Early on a Sunday evening in December, e-mails went out among state officials who had just learned that financially strapped Tribune Co. was about to file for bankruptcy protection.
"This could measurably complicate Project Elwood," wrote William Brandt, chairman of the Illinois Finance Authority.
Project Elwood—an apparent reference to a "Blues Brothers" character—was code for secret negotiations between former Gov. Rod Blagojevich's administration and Tribune Co. for the state to buy Wrigley Field, home of the Chicago Cubs.
Two days later, the plan grew far more complicated when Blagojevich was arrested on federal corruption charges. Among the charges were allegations that he was trying to extort Tribune Co.—the owner of Wrigley, the Cubs and the Chicago Tribune—over the state purchase.
According to federal authorities, Blagojevich wanted to pressure Tribune Co. Chairman and Chief Executive Officer Sam Zell to fire members of the newspaper's editorial board who had angered the governor with their critical editorials. A Blagojevich indictment is expected as early as Thursday.
The arrest of the governor ultimately led to his ouster, thrust Tribune Co. into the spotlight and exposed secret talks between the state and the company that had been quietly revived following the death of an earlier stadium proposal.
State records recently released to the Chicago Tribune offer a deeper look at those private talks, outlining an ongoing series of contacts between Tribune Co. representatives and the scandal-plagued Blagojevich even as federal investigators closed their noose around him.
The records—including e-mails, telephone logs and calendars obtained under the state's Freedom of Information Act—provide new details about the urgency of Tribune Co. efforts to get a financial bailout from the state and the Cubs-crazy governor's personal contacts with the company and Cubs officials.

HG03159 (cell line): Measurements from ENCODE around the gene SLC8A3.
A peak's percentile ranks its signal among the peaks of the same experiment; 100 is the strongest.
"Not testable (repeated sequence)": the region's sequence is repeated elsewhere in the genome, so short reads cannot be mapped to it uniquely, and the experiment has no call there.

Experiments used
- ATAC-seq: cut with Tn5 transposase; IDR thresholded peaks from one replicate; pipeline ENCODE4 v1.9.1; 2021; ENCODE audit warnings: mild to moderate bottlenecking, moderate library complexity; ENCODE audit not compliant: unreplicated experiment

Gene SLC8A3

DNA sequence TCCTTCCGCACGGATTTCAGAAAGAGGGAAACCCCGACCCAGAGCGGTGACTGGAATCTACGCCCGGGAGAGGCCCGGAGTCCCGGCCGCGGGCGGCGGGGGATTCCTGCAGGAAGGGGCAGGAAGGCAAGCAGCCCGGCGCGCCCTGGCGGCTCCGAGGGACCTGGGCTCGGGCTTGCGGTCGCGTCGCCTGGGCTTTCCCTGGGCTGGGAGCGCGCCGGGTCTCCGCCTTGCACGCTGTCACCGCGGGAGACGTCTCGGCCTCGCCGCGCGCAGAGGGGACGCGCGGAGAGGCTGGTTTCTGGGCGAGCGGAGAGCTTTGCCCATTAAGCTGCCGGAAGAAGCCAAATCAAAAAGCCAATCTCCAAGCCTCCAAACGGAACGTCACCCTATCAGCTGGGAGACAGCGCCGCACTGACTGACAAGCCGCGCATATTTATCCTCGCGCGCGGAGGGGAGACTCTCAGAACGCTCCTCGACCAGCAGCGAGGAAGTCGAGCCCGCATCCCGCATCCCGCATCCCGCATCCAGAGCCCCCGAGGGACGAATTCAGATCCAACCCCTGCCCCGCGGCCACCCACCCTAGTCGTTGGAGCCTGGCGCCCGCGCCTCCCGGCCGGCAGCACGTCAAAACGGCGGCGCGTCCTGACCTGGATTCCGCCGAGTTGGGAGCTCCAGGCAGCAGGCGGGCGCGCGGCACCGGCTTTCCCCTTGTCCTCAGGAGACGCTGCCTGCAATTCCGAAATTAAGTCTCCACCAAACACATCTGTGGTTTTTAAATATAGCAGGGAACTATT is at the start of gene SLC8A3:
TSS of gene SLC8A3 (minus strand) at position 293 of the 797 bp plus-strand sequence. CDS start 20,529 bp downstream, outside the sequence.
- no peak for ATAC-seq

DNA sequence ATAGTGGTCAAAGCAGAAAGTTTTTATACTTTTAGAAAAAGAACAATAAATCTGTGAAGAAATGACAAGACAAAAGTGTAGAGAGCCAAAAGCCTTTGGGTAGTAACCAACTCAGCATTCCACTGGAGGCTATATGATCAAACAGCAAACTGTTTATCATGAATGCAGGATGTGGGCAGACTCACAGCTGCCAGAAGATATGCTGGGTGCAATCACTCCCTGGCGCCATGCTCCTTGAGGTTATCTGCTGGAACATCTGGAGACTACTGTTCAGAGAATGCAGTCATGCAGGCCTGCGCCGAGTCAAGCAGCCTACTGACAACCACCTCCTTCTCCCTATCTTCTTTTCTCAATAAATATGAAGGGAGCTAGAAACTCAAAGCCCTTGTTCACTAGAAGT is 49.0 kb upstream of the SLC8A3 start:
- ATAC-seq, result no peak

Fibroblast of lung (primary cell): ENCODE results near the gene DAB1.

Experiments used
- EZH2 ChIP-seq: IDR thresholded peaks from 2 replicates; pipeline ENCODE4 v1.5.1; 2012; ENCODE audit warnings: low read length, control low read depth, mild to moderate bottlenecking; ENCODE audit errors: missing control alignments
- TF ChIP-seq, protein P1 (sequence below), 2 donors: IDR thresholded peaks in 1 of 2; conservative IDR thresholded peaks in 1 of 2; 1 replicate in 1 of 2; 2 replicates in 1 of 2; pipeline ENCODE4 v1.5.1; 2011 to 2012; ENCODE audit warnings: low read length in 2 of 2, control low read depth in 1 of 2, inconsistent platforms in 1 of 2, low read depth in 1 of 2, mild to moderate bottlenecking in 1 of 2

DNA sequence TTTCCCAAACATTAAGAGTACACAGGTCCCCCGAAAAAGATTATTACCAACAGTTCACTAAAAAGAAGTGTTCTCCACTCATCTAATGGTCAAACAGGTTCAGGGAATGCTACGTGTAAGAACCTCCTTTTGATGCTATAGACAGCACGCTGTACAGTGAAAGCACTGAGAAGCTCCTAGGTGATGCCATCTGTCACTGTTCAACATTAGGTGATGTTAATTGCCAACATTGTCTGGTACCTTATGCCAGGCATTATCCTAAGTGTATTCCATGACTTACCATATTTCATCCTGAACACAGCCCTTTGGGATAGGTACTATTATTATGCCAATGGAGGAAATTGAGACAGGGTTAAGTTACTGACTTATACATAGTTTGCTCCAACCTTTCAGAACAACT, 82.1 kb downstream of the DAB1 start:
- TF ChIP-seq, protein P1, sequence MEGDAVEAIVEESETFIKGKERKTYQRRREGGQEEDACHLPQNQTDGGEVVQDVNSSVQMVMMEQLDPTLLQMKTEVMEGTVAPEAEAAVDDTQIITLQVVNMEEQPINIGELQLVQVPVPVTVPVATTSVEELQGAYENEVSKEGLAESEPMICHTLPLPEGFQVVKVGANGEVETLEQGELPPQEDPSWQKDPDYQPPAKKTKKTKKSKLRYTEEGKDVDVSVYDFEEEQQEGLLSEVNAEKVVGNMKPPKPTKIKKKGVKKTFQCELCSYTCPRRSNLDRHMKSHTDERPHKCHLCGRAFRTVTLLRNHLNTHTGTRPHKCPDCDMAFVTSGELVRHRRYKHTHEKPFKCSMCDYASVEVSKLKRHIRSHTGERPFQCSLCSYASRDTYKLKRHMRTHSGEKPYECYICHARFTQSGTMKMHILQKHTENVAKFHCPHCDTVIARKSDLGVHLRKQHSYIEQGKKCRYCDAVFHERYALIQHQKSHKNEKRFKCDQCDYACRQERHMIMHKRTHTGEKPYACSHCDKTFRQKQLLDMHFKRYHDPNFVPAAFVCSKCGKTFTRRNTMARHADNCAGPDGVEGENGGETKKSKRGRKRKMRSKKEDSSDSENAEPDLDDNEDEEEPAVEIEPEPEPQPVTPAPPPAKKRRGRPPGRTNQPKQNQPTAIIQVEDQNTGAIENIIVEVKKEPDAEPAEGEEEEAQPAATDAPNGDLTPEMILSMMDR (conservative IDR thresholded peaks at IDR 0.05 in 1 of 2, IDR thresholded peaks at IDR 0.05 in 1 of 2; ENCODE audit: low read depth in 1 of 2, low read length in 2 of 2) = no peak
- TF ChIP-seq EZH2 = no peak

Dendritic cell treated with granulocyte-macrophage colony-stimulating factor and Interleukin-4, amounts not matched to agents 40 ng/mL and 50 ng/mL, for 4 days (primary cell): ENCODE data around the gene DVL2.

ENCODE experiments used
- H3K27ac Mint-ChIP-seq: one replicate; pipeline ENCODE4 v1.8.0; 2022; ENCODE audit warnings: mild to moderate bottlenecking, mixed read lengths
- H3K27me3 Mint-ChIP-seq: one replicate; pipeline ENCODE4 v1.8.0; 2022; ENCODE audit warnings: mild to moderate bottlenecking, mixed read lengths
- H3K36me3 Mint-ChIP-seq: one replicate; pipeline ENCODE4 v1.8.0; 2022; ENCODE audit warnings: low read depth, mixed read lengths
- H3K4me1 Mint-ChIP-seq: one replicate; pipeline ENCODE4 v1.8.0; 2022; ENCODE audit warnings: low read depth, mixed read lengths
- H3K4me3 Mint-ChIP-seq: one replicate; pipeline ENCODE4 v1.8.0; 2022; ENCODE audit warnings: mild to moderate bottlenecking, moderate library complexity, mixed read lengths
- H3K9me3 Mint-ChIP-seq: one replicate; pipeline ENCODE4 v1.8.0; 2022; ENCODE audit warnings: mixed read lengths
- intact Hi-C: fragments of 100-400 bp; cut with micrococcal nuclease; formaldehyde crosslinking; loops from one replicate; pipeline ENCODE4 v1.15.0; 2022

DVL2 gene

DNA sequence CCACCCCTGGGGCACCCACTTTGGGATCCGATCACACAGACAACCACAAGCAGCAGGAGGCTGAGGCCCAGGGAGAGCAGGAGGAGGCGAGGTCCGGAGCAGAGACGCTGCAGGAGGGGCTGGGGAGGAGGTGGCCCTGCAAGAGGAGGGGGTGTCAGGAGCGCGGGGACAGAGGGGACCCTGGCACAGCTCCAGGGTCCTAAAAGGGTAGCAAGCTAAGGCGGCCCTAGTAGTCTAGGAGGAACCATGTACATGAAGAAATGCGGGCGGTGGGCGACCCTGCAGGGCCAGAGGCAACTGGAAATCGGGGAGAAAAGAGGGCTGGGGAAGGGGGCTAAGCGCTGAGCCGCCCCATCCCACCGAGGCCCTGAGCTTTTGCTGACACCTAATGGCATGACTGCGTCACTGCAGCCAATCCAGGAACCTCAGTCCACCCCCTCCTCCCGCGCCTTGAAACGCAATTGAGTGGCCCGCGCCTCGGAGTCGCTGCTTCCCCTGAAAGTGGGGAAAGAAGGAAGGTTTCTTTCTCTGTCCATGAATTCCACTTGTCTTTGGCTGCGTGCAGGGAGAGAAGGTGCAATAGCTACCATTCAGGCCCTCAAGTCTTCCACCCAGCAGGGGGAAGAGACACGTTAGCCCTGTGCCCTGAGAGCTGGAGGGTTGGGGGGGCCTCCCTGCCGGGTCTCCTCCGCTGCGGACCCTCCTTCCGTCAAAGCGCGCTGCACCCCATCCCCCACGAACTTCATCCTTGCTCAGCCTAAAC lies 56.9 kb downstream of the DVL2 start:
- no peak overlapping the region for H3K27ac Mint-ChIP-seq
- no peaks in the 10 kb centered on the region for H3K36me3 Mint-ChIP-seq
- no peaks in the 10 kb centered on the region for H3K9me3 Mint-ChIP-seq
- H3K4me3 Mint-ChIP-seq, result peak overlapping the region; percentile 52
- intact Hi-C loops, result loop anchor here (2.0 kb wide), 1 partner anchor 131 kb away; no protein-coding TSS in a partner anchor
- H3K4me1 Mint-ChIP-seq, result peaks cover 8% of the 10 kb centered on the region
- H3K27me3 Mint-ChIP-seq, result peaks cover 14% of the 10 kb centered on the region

The documents leave much unsaid, and most of the people who could fill in the blanks would not comment.
Zell, who has said that he was interviewed by federal authorities as a potential witness in the Blagojevich case, declined to be interviewed. A Tribune Co. spokesman issued a short statement reiterating that neither the company nor Zell did anything inappropriate but declined to answer almost all the newspaper's questions about contacts with Blagojevich, citing the ongoing federal investigation.
"Mr. Zell never believed he was being asked to interfere with Chicago Tribune's operations, including the editorial board, as a result of Wrigley Field discussions with the state," Tribune Co. spokesman Gary Weitman said in an e-mail response. "Further, he is not aware that anyone at or representing Tribune was ever approached with a request of this kind. Regardless, Tribune would never consider interfering with editorial board staff in relation to a transaction."
The records also indicate that Zell and Blagojevich occasionally spoke directly. Tribune Co. has previously acknowledged that Blagojevich was among the hundreds of associates who attended Zell's annual birthday party and that the governor also received a gift that Zell gives to influential people at the beginning of each year.
The records do not show what the two talked about, only a notation in the call logs such as "Sam Zell—Gov & Sam spoke."
Blagojevich's telephone log shows several calls to members of the team, including manager Lou Piniella, coach Larry Rothschild and John McDonough, the team's former president who is now with the Chicago Blackhawks.
According to the records, contact between Tribune Co. and the governor's office accelerated after an earlier state effort to buy Wrigley Field fell through in June. That failed deal involved the Illinois Sports Facilities Authority, the city-state agency that owns and operates the White Sox ballpark, U.S. Cellular Field.
The following month, on July 2, Blagojevich met with Zell, according to the governor's calendar.
But Blagojevich told MSNBC in an interview earlier this year that he had a meeting with Zell in which the Tribune CEO told him the ballpark should be torn down and a new one built. He said Zell wanted a park similar to Coors Field, home of the Colorado Rockies.